Once the recovery process of FIG. 17 is completed, the cluster enters a regular runtime mode. This was step 1740. During this mode, an encoding process (by an erasure coding processor) is coupled with every write operation by a Data I/O processor, and a decoding process (by an erasure coding processor) is coupled with every unsuccessful read operation by a data I/O processor. These operations are now described.

D.4 Write Operation and Lock-Free Clustered Erasure Encoding Process

FIG. 18 shows a multithreaded data I/O processor write operation 1810 coupled with the erasure coding cluster encoding process 1850.

A data I/O processor responds to write requests and carries out a write operation for data block I beginning at step 1811. Step 1813 tests whether the erasure coding cluster is initialized; if so, the routine continues. If not, a wait state is entered at step 1814. Steps 1813-1814 provide that the data I/O processor blocks the write operation if the erasure coding cluster is not done with its initialization and recovery. Once the erasure coding cluster is initialized, the process continues at step 1816. At this step, the data I/O processor first enters a write-ahead log that can be used by the recovery process. Alternatively, the write-ahead log can be generated by the responsible erasure coding processor. Then, data I/O processor locates the data store of the data block and its associated data set. The data I/O processor calculates for the responsible erasure coding processor, preferably using the same algorithm used (during initialization) to distribute data set responsibility to the erasure coding processors. At step 1816, the data I/O processor also sends an encoding request to the responsible erasure coding processor and waits to see if the job request was successfully queued. If a failure occurs during step 1816 (e.g., if the data I/O processor fails to contact the erasure coding processor, or if the data I/O processor fails to forward the request), the data I/O processor rejects the request and returns a failed status as indicated at step 1820. The data I/O processor also rejects the write request if the responsible erasure coding processor denies the write request, which is step 1818.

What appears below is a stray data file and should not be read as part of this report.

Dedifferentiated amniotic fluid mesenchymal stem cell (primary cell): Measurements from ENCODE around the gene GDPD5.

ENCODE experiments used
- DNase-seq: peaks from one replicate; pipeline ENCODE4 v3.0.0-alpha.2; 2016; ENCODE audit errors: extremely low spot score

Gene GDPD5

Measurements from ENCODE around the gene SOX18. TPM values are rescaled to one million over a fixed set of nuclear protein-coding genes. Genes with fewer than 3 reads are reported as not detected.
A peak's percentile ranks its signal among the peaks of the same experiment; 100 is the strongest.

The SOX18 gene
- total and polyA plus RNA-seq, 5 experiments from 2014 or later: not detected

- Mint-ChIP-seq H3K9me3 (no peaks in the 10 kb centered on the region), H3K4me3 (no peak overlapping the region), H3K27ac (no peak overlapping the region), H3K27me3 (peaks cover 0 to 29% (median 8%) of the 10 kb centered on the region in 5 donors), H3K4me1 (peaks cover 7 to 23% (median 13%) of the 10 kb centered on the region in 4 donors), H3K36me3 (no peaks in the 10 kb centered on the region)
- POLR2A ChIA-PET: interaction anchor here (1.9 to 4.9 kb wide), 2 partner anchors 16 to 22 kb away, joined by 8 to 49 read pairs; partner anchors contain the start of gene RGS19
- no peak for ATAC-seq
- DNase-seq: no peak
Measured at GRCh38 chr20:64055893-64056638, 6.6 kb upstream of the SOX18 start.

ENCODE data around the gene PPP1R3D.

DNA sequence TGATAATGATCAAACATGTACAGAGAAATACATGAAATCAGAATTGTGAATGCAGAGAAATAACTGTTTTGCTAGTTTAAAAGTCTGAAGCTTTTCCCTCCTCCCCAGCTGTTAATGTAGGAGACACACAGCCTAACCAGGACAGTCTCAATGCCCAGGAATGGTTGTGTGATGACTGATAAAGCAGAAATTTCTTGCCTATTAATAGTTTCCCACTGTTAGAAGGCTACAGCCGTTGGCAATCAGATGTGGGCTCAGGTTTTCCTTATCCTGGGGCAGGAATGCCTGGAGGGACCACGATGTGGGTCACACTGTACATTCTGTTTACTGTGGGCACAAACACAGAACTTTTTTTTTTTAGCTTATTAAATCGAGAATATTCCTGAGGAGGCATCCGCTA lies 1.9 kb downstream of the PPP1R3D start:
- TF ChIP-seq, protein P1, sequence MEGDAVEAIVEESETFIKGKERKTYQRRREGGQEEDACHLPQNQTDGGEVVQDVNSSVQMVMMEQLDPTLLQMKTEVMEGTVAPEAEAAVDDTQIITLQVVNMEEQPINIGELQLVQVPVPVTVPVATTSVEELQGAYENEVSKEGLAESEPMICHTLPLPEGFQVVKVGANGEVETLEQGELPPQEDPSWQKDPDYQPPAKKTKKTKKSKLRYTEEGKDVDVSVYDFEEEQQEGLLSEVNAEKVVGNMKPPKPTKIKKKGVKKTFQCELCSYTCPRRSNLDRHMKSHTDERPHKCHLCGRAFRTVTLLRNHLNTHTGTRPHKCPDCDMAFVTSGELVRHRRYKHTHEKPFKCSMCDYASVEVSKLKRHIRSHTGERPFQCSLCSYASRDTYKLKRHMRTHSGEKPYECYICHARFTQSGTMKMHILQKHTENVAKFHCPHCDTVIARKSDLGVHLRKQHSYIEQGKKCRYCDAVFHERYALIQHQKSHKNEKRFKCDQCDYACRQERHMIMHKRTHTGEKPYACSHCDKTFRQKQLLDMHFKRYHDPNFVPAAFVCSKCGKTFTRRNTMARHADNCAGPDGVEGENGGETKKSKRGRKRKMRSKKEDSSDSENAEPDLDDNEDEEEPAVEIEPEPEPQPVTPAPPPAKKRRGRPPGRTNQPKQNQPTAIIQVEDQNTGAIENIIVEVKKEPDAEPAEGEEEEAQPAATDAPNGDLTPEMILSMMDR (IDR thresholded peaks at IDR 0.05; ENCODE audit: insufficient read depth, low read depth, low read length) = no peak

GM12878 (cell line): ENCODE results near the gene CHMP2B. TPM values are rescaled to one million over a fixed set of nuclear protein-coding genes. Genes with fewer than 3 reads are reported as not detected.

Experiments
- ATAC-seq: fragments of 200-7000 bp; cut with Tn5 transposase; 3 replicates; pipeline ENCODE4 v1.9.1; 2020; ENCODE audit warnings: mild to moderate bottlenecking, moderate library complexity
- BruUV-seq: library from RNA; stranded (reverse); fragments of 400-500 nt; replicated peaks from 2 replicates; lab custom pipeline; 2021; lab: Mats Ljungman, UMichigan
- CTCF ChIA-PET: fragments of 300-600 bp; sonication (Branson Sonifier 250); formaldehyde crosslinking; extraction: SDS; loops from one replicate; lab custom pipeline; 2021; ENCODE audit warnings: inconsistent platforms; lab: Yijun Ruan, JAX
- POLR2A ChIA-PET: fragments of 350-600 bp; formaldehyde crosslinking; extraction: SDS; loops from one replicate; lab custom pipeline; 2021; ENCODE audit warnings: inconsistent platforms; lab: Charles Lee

Preferably, each erasure coding processor maintains a request queue and then performs the jobs (requests) one at a time (in a single or multi-threaded manner) and asynchronously. These operations are indicated by steps 1854, 1856, 1862 and 1864. In particular, at step 1852 the erasure coding processor is shown as entering the active mode. At step 1854, a job has been queued to the FIFO queue; the job is retrieved from the queue at step 1856. A test is then performed at step 1858 to determine if the job is a write. If no, the routine, branches to step 1950 in FIG. 19 to perform a decoding process. If, however, the outcome of the test at step 1858 is positive, the process continues at step 1860. At this time, the process may write the block in data set k.